We had an impactful experience last week on a day trip. We had gone out-of-town with friends to have lunch and celebrate my wife’s birthday. We arrived mid-morning so had some time to stroll around. We found ourselves in a gallery that we had visited previously and got chatting with the artist and his wife, and the topic of the birthday celebration came up.
Out of nowhere, a certificate to a deli and restaurant appeared as a gift. Next thing we knew, the artist’s wife was on her feet heading for the door saying she was going to treat the four of us to lunch as well! What an amazingly generous gesture. We hadn’t even purchased anything from them … a pure example of pay it forward, which then inspired us to leave enough cash at the till to buy café latte’s for the next five people who ordered one.
That is what pay it forward is all about … inspiring others to continue a string of kindness, mindfulness and thoughtfulness towards others.
Later in the week, I had a discussion with a friend. One where my friend expressed that he wasn’t really feeling a great vibe at work, and a lot of that vibe came from how others engaged with him. He didn’t really feel aligned with his co-workers. There was a feeling of everyone being in it for themselves, and it was making it difficult for him to remain inspired in the work that he wants to do.
We ended up on a theme that I’m sure comes up constantly. We can’t change how others act, we can only change the way we receive others actions and the way we act in return. We might actually be happier if others did change, but it is more likely that we will find happiness through our own actions.
These two experiences melded for me, and it occurred to me that one of the best ways that we can impact our work environment (or any other environment that we are consistently a part of) is to be the change we want to see happen. It brought to mind a thought … what if we lived a pay it forward mentality at work? Wholeheartedly, without need for recognition, but also without any need to hide what we do?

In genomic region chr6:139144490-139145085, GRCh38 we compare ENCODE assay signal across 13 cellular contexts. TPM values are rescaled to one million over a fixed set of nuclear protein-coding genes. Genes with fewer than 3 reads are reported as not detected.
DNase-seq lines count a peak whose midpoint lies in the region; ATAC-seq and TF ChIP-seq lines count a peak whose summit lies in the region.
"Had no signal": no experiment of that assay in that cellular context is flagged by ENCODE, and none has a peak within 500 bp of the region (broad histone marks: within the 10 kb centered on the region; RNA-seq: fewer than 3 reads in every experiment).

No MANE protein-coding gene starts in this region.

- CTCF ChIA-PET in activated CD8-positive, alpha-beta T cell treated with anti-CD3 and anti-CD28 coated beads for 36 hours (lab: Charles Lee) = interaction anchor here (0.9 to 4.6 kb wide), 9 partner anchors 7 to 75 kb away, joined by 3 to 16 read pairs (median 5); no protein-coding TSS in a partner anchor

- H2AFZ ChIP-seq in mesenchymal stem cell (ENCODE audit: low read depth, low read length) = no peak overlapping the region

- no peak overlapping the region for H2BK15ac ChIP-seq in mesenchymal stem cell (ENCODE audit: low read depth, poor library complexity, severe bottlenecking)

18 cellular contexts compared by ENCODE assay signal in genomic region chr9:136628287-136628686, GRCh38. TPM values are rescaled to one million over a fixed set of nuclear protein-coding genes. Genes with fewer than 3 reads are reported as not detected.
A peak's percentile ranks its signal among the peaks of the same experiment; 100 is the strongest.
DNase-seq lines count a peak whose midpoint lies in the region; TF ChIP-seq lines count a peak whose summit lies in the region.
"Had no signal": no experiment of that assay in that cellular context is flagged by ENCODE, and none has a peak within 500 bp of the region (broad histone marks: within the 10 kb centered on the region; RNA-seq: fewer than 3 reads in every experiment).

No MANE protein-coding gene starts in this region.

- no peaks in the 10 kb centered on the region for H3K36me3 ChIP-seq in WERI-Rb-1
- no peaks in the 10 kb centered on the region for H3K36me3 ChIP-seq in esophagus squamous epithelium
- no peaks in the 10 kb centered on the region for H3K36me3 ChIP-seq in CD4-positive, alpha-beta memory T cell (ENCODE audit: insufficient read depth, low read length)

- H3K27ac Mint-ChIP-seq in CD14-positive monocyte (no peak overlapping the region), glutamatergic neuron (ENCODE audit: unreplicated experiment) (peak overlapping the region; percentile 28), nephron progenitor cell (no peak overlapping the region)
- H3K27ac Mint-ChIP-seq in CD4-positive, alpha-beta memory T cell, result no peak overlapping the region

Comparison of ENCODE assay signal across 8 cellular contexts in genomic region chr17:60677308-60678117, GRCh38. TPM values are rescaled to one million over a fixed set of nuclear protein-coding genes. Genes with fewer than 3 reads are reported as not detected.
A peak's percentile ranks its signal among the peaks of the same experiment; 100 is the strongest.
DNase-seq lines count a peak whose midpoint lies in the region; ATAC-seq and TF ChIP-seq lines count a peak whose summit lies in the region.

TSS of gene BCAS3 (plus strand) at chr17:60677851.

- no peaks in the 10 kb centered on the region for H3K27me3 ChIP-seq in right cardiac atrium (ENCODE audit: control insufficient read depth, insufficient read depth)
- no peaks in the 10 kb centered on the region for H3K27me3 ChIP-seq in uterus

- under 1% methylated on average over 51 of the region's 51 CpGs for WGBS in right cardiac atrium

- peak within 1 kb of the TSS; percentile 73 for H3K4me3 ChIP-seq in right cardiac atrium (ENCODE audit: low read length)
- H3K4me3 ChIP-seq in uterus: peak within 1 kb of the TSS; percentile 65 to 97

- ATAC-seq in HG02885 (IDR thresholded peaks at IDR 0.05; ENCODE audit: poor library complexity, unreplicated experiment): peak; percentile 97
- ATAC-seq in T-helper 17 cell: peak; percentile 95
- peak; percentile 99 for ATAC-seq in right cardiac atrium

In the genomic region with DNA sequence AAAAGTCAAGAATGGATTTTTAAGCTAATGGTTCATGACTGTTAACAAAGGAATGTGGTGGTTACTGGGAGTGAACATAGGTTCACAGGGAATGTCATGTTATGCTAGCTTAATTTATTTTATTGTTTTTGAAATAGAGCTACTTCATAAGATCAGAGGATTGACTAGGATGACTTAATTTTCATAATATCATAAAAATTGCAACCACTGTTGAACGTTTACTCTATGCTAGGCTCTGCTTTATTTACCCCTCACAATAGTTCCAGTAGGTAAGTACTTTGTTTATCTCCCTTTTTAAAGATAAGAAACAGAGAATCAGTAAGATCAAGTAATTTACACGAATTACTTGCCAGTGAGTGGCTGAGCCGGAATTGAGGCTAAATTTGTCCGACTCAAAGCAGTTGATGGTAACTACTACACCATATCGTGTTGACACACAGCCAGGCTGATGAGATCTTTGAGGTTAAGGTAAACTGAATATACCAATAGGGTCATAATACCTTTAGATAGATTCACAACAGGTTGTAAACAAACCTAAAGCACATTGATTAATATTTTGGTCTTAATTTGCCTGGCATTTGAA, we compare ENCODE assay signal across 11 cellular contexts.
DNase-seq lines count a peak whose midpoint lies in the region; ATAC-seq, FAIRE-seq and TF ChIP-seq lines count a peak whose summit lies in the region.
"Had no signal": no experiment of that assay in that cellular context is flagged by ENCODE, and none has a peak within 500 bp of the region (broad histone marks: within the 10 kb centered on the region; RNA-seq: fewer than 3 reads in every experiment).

Here are ten ideas for paying it forward at work. Some are pretty simple things and others fairly deep and require more commitment. Perhaps it is a good thing to have a progression we can practice on. I’m sure there are many more, and this would be a great forum for others to express their ideas on how we might all move our work world from one where the norm is to fend for ourselves to one where we support each other fully.
- Empty the dishwasher. This sounds trivial, but so much starts in the kitchen! You know how those coffee cups and dishes accumulate in the sink, like people think that their mother will come behind them and put them in the dishwasher for them? Then we think we’re doing a great thing when we just put our own dishes away? Have you ever stopped to think how the clean cups get back in the cupboard? Usually some poor soul in admin is assigned the task. What if you did it for them? The more senior you are in your organization, the more impact on others there will be when you do something like this.
- Fill up someone else’s candy jar. There’s always that person in the office that provides treats. We all love them for it, but over time it becomes an expectation. What if every once in a while, we snuck in early in the morning or late at night and topped it up? Maybe with the same thing that is usually there, but maybe with something different just to amp up the conversation level. Something that simple can shift a dynamic in a subtle but meaningful way to a new group norm.